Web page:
Using a salad spinner. When I was little, my mom’s salad spinner ranked high among my favorite toys. Revving it up, watching it spin, making it stop suddenly…and getting to do it all again? Joy, pure and simple. My youngest daughter feels the same way now. Fun fact about this salad spinner: The pump-activated design was inspired by a retro kids’ toy.
Tearing up lettuce for salads. Give your children a salad bowl and let them tear up greens into bite-sized pieces. Watch their delight when they realize ripping up things is the goal.
Washing produce. Move a secure footstool or chair in front of the sink, so your toddler can help wash and scrub dirt from fruits and vegetables: cucumbers, mangoes, potatoes, squash, anything that won’t bruise too easily if dropped. Fill the sink slightly with cool water instead of leaving the tap running, to prevent too-hot temperature dangers or faucets blasting at full strength.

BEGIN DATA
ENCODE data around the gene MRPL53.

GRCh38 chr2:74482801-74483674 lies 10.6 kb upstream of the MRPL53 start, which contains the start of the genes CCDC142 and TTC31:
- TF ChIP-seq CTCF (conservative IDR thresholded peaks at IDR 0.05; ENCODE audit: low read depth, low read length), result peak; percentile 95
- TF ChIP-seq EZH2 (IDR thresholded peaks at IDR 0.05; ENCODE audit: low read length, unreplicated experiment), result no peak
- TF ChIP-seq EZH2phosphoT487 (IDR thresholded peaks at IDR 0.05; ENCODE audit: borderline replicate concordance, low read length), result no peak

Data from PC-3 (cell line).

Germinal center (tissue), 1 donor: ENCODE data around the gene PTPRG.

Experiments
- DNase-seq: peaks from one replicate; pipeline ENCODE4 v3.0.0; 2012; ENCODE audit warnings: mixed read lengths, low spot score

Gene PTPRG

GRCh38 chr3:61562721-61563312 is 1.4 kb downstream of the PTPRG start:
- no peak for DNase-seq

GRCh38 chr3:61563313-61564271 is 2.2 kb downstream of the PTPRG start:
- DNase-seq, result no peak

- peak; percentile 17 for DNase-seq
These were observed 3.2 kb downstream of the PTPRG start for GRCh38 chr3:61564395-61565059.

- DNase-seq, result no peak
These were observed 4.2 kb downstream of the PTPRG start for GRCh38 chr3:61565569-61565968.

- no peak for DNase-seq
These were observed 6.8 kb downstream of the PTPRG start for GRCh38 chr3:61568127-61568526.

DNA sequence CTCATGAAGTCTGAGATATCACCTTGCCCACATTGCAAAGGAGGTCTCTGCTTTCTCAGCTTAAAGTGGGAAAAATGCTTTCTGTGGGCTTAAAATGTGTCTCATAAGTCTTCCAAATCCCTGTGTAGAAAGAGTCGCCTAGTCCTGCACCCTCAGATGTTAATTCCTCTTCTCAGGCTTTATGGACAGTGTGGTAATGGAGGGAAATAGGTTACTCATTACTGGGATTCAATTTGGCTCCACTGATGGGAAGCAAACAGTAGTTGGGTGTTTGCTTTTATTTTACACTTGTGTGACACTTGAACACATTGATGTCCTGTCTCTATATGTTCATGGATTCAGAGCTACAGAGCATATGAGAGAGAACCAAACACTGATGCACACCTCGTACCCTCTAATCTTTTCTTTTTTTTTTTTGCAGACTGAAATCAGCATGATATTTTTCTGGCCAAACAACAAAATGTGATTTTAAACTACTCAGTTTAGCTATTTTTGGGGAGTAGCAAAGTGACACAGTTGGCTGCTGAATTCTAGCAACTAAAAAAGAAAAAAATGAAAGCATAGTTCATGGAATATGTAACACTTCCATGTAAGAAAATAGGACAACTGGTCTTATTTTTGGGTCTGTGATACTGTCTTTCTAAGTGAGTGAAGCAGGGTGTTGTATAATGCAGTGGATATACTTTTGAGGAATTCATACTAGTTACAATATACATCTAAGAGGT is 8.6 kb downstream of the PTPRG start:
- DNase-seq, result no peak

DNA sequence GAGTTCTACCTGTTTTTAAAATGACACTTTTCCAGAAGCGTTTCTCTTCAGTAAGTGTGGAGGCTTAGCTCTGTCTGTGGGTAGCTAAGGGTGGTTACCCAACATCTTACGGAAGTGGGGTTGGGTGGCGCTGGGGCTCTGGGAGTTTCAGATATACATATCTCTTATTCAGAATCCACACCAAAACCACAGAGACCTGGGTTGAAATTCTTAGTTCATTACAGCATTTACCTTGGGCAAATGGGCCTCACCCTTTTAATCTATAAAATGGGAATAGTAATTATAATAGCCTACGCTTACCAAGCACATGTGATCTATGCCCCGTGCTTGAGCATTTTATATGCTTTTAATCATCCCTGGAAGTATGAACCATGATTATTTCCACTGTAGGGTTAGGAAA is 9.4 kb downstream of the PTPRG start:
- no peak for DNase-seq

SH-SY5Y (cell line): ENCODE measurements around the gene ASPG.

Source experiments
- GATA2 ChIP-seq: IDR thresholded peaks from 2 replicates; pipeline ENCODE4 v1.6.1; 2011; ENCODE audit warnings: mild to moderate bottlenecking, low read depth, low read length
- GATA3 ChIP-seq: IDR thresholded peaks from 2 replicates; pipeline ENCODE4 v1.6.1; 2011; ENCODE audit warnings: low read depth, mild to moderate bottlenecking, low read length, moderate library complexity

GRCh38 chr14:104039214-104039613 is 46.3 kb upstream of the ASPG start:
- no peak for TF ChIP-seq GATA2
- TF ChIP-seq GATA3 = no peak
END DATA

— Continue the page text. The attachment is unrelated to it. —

Helping set the table. Give kids specific tasks, like folding or putting out napkins, laying down place mats or setting out non-sharp utensils like butter knives and spoons. This activity also lets preschoolers practice sorting like objects together.
Clearing the table and doing the dishes. Allowing children to run back to their video games after dinner might seem like the easy way to end a meal but can do irreparable harm. Not only are video games proven to be destructive in excess, but the work of dinner is also not over when the last bite has been devoured. Including them in the cleanup of dinner and dishes allows them to see the task of the dinner event through to the end. Older children can help with the dishes and loading them in the washer while the younger pull dishes from the table.